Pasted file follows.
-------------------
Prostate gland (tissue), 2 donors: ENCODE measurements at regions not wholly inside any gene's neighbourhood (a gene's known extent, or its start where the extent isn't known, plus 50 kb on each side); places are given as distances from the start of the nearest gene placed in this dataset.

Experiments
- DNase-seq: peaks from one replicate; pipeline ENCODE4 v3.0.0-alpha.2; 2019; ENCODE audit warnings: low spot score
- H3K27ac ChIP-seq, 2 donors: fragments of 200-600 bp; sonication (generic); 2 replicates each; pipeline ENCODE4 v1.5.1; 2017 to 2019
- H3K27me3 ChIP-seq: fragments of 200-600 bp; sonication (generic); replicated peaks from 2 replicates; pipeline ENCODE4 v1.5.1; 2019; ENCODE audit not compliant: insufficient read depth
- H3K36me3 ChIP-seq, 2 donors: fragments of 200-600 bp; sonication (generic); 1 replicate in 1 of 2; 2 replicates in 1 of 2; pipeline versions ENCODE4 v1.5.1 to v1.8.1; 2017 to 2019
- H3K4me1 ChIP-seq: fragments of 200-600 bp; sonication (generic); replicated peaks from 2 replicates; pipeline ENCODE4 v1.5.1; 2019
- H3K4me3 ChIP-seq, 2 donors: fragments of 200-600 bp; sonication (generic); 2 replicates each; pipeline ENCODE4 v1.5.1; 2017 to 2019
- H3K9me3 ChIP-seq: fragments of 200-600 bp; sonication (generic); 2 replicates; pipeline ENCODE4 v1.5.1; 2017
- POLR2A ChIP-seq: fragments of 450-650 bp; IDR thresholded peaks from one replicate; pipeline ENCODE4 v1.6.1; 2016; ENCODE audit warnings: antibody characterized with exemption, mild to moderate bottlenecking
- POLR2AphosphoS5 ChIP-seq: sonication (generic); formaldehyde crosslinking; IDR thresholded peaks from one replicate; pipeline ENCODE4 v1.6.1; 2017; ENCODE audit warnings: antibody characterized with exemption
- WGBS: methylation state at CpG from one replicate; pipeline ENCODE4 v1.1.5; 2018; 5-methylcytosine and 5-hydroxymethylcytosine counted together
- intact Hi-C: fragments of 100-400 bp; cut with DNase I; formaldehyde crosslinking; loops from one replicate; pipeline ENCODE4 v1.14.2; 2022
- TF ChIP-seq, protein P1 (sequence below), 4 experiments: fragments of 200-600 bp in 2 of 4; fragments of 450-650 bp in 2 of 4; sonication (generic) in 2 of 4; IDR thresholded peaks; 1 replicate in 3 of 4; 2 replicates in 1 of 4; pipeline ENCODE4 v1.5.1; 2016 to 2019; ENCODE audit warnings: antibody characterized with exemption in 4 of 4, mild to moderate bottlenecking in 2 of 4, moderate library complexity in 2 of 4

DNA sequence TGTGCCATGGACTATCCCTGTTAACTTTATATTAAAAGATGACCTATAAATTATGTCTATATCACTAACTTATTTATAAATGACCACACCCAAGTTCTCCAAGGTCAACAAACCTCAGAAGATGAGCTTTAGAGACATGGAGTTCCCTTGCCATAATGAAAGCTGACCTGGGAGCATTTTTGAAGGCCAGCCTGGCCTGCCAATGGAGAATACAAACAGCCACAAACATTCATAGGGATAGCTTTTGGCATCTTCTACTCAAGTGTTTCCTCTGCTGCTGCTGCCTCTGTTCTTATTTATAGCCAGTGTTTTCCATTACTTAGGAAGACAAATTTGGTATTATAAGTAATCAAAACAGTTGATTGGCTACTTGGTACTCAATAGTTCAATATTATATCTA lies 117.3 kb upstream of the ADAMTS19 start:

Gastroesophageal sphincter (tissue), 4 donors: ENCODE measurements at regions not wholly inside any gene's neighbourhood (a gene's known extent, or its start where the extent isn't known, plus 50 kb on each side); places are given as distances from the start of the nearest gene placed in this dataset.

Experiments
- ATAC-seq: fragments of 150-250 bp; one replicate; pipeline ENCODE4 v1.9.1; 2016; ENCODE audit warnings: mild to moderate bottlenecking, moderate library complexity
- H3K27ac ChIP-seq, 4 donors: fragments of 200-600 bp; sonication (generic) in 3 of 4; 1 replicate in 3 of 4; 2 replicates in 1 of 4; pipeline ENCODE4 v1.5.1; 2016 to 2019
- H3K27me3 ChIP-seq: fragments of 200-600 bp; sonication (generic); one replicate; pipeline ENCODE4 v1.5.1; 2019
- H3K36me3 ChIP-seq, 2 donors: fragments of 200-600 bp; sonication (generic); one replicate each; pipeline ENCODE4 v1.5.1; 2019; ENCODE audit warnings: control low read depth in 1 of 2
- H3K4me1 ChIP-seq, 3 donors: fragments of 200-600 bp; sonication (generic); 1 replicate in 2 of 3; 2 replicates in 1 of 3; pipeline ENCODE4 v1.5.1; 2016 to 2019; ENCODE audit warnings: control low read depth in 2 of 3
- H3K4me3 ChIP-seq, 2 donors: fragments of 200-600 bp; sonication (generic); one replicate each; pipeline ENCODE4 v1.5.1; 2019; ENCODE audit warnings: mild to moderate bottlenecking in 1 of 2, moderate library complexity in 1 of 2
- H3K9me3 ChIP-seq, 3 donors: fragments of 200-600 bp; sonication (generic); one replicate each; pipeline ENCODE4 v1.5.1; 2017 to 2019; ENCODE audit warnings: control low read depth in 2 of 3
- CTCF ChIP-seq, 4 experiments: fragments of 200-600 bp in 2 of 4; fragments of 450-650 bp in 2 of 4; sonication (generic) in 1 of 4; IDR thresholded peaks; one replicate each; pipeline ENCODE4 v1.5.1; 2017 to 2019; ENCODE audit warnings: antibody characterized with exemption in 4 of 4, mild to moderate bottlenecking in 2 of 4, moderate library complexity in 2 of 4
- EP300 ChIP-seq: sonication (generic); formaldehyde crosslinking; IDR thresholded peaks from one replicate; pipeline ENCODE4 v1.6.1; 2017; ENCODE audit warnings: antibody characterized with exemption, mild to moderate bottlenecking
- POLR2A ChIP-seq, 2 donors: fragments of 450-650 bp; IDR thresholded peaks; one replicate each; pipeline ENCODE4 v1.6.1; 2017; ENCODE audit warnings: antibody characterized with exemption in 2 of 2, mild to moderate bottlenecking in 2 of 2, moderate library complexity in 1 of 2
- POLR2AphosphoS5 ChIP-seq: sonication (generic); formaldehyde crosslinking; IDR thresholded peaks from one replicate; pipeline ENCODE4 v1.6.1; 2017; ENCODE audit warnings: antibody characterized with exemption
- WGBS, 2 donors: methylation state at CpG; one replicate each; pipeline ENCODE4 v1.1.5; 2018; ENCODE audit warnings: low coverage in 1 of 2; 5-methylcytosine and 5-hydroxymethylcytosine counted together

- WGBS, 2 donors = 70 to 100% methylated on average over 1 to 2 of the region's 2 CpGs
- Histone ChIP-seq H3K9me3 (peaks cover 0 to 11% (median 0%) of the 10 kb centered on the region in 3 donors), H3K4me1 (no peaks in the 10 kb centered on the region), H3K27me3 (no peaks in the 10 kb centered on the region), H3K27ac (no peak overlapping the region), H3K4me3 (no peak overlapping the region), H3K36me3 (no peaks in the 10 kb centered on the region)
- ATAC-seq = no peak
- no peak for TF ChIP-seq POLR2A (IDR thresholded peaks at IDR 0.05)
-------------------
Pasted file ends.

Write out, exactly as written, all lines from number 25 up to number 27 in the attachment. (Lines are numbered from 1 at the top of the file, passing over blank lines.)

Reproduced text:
- CTCF ChIP-seq, 4 experiments: fragments of 200-600 bp in 2 of 4; fragments of 450-650 bp in 2 of 4; sonication (generic) in 1 of 4; IDR thresholded peaks; one replicate each; pipeline ENCODE4 v1.5.1; 2017 to 2019; ENCODE audit warnings: antibody characterized with exemption in 4 of 4, mild to moderate bottlenecking in 2 of 4, moderate library complexity in 2 of 4
- EP300 ChIP-seq: sonication (generic); formaldehyde crosslinking; IDR thresholded peaks from one replicate; pipeline ENCODE4 v1.6.1; 2017; ENCODE audit warnings: antibody characterized with exemption, mild to moderate bottlenecking
- POLR2A ChIP-seq, 2 donors: fragments of 450-650 bp; IDR thresholded peaks; one replicate each; pipeline ENCODE4 v1.6.1; 2017; ENCODE audit warnings: antibody characterized with exemption in 2 of 2, mild to moderate bottlenecking in 2 of 2, moderate library complexity in 1 of 2